by Elizabeth Reeke
8 a.m. The lean-muscled arborists have arrived;
scurrying about with their tools,
shimmying almost noiselessly up the palms,
setting themselves with picks and ropes as they wield their machetes
with well-honed accuracy,
chips flying, fronds falling, hauled away almost as quickly as they hit
Like a choreographed dance, loads are moved across the courtyard to
the huge orange grinder,
green fronds soon green-brown mulch sprayed into the waiting truckbed,
tarps stretched out and secured,
so well rehearsed it seems as soon as they had appeared, they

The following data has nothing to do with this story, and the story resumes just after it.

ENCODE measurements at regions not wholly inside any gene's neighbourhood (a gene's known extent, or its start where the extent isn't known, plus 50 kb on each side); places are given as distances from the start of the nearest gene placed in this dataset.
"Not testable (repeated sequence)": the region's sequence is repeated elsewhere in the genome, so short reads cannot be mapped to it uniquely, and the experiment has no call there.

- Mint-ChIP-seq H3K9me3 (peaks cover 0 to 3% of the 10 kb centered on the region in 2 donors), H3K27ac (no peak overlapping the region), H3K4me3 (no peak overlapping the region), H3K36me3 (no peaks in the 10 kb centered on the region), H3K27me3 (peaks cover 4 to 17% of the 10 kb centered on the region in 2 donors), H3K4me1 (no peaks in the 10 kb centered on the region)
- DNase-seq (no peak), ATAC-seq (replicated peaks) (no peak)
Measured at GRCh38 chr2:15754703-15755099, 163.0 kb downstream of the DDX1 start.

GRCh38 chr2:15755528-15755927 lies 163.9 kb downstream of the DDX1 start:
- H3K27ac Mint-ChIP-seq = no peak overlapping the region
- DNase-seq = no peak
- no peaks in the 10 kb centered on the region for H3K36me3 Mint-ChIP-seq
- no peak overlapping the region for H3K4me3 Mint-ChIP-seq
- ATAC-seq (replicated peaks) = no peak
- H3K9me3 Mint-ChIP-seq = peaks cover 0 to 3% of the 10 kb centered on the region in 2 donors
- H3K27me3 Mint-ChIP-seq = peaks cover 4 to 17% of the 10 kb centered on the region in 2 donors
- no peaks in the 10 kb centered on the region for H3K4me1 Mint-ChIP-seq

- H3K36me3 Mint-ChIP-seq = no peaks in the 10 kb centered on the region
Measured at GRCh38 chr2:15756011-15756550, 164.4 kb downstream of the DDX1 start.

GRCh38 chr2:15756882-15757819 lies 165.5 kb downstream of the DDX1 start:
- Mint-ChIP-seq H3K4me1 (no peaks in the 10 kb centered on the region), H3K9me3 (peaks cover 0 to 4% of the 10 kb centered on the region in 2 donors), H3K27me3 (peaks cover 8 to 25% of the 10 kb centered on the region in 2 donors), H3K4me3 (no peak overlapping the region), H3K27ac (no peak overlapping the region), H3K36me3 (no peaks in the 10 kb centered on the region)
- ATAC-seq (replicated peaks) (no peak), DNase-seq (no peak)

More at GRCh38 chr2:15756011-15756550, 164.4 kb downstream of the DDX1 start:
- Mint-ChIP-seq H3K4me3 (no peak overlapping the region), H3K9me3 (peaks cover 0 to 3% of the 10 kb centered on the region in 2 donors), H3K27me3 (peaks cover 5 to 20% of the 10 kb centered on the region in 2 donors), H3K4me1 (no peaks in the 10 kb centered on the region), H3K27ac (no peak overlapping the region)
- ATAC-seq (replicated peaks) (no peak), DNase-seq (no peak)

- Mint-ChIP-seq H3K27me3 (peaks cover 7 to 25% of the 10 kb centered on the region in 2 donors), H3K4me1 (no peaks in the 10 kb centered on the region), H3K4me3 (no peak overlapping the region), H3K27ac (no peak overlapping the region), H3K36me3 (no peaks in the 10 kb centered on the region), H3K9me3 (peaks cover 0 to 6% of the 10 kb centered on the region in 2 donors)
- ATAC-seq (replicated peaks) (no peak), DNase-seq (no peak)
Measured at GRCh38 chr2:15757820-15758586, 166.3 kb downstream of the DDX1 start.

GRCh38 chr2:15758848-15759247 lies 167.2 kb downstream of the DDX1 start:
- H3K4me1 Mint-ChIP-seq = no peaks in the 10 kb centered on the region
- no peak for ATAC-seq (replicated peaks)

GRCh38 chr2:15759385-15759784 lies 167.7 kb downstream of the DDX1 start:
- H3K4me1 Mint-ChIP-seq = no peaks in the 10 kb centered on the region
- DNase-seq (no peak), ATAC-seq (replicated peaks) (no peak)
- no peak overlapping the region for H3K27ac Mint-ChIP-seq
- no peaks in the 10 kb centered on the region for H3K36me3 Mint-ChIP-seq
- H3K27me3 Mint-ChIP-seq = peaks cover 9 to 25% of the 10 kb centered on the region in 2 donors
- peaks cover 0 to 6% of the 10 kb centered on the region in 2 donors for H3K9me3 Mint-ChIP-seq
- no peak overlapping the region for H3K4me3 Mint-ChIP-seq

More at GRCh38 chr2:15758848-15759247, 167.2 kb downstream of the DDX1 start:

Strangely, the courtyard was almost silent in their absence;
the palms looked somehow taller, more slender,
but each bore a ring of brown goo where cuts had been sealed,
each high tuft of green seemed a bit more solitary,
a bit more Spartan in the brightness of the noonday sun.
Even at dusk the courtyard held signs of the morning’s trimming,
the naked spires outlined in the evening sky
with those gooey brown wounds still so fresh;
I will welcome the new growth when it comes,
the fullness, the plumpness . . more sheltering . . . more of the earth.
Copyright © 2013 by Elizabeth Reeke.